Women face invisible barriers in their leadership roles

Women face invisible barriers in their leadership roles
Women are perceived to be nurturing with empathy; therefore, when they demonstrate ambition, result orientation, and assertiveness, they are given feedback on the expected behavior as women leaders.

Organizations aspire to improve women’s representation at a leadership level. However, there is a continuous debate on whether it adheres to compliance, tokenism, or sustainability in the name of adhering to compliance, tokenism, or sustainability.

The Companies Act, 2013 (Act) first introduced a provision mandating a woman director and laid the groundwork for the beginning of adequate representation in Indian boardrooms; the pertinent question is, do they have a seat at the table?

Are they heard and impact the organization’s critical decision-making? Are they still considered to be effective only in leading enabling functions? 

While women have reached the top, there are some invisible barriers faced by women leaders- 

Gender and Leadership

The definition of leadership is constantly evolving. There are some unsaid gender stereotypes about women as leaders. Leadership is now a delicate balance between head and heart; however, women as leaders still experience descriptive biases.

There is an unsaid expectation from women leaders to be more aware of their ecosystem, the way they speak, the way they approach, their conversations, and conduct.

Situations become tricky, especially when they are the first women leaders in the organization or the replacement of a man. Gender stereotypes-based expectations influence people’s perception of a leader. These expectations also pressure women to fit in and behave in a particular manner as leaders. 

Gender stereotypes are generalizations about the attributes of men and women that are shared in a society and include both descriptive components (i.e., describing how women and men are) and prescriptive components (i.e., prescribing how women and men should or should not be; Burgess & Borgida, 1999; Eagly & Karau, 2002; Glick & Fiske, 1999; Heilman, 2012).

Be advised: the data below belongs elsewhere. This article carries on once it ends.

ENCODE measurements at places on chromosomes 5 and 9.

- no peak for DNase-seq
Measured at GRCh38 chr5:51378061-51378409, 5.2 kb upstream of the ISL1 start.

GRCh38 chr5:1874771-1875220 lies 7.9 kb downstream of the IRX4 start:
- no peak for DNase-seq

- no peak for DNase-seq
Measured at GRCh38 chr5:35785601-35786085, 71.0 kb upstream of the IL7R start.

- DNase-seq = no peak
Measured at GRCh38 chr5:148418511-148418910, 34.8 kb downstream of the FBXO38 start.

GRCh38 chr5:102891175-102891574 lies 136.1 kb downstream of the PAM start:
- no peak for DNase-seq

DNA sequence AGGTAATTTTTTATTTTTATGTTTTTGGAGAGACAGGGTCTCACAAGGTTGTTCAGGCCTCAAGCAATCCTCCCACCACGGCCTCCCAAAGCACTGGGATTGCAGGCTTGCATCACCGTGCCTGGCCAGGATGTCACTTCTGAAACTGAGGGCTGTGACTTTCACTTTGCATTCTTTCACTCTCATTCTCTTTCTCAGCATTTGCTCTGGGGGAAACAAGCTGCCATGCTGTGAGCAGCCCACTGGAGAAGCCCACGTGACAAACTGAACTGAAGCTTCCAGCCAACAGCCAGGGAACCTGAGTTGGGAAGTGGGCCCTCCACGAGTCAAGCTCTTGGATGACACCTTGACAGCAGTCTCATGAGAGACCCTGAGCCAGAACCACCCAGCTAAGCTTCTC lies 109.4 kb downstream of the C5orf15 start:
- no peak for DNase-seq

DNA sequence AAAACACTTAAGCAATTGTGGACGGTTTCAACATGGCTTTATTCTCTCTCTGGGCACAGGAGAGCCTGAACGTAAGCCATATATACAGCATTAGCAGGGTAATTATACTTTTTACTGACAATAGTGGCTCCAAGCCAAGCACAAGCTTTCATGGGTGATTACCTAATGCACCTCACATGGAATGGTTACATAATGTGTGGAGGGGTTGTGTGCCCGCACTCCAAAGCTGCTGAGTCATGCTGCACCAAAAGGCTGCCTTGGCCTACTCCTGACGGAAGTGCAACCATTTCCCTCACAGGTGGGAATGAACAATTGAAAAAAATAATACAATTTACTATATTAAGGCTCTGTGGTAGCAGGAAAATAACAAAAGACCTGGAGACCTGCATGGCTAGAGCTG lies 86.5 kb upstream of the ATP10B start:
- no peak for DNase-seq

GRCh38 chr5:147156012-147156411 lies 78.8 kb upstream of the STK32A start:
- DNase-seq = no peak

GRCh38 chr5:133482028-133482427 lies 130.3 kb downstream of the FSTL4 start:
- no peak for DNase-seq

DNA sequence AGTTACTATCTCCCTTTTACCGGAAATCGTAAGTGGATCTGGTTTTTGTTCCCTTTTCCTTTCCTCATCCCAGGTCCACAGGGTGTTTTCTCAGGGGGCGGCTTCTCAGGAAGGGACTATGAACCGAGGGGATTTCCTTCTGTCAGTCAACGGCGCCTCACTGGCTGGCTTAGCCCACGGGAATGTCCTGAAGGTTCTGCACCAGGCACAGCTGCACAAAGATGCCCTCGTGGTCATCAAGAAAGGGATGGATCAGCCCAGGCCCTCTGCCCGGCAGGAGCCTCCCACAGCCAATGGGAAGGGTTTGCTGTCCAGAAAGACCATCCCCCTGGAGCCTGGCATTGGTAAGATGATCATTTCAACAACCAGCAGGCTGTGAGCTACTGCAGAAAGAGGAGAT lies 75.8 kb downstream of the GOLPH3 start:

The gender stereotypes most relevant to the domain of leadership are those maintaining that “women take care” and “men take charge” (Dodge et al., 1995; Heilman, 2001; Hoyt, 2010). As per the descriptive stereotypes, women are communal and warm (Fisk et al.,2007; Heliman,2001).

At the same time, men are stereotyped often with agentic characteristics such as being confident and assertive. Agentic characteristics are frequently seen as requisite traits for leadership (dodge, Gilray and Fenxel,1995; Kornig et al., 2011; Rudman et al.,2012).

However, empirical investigations have cited that women who behave agentic are not well accepted. They may experience a backlash for violating the prescriptive stereotype of being communal.

Women are perceived to be nurturing with empathy; therefore, when they demonstrate ambition, result orientation, and assertiveness, they are given feedback on the expected behavior as women leaders.

Irrespective of gender, a delicate balance of agentic and communal characteristics is inevitable for an effective leader. Organizations promote women in leadership roles or advise women to seek leadership roles proactively.

There is a gap between the preconceived notion of women as leaders and the qualities and experiences people associate with leaders. Organizations must bridge the gap through the right ecosystem and provide a level playing field.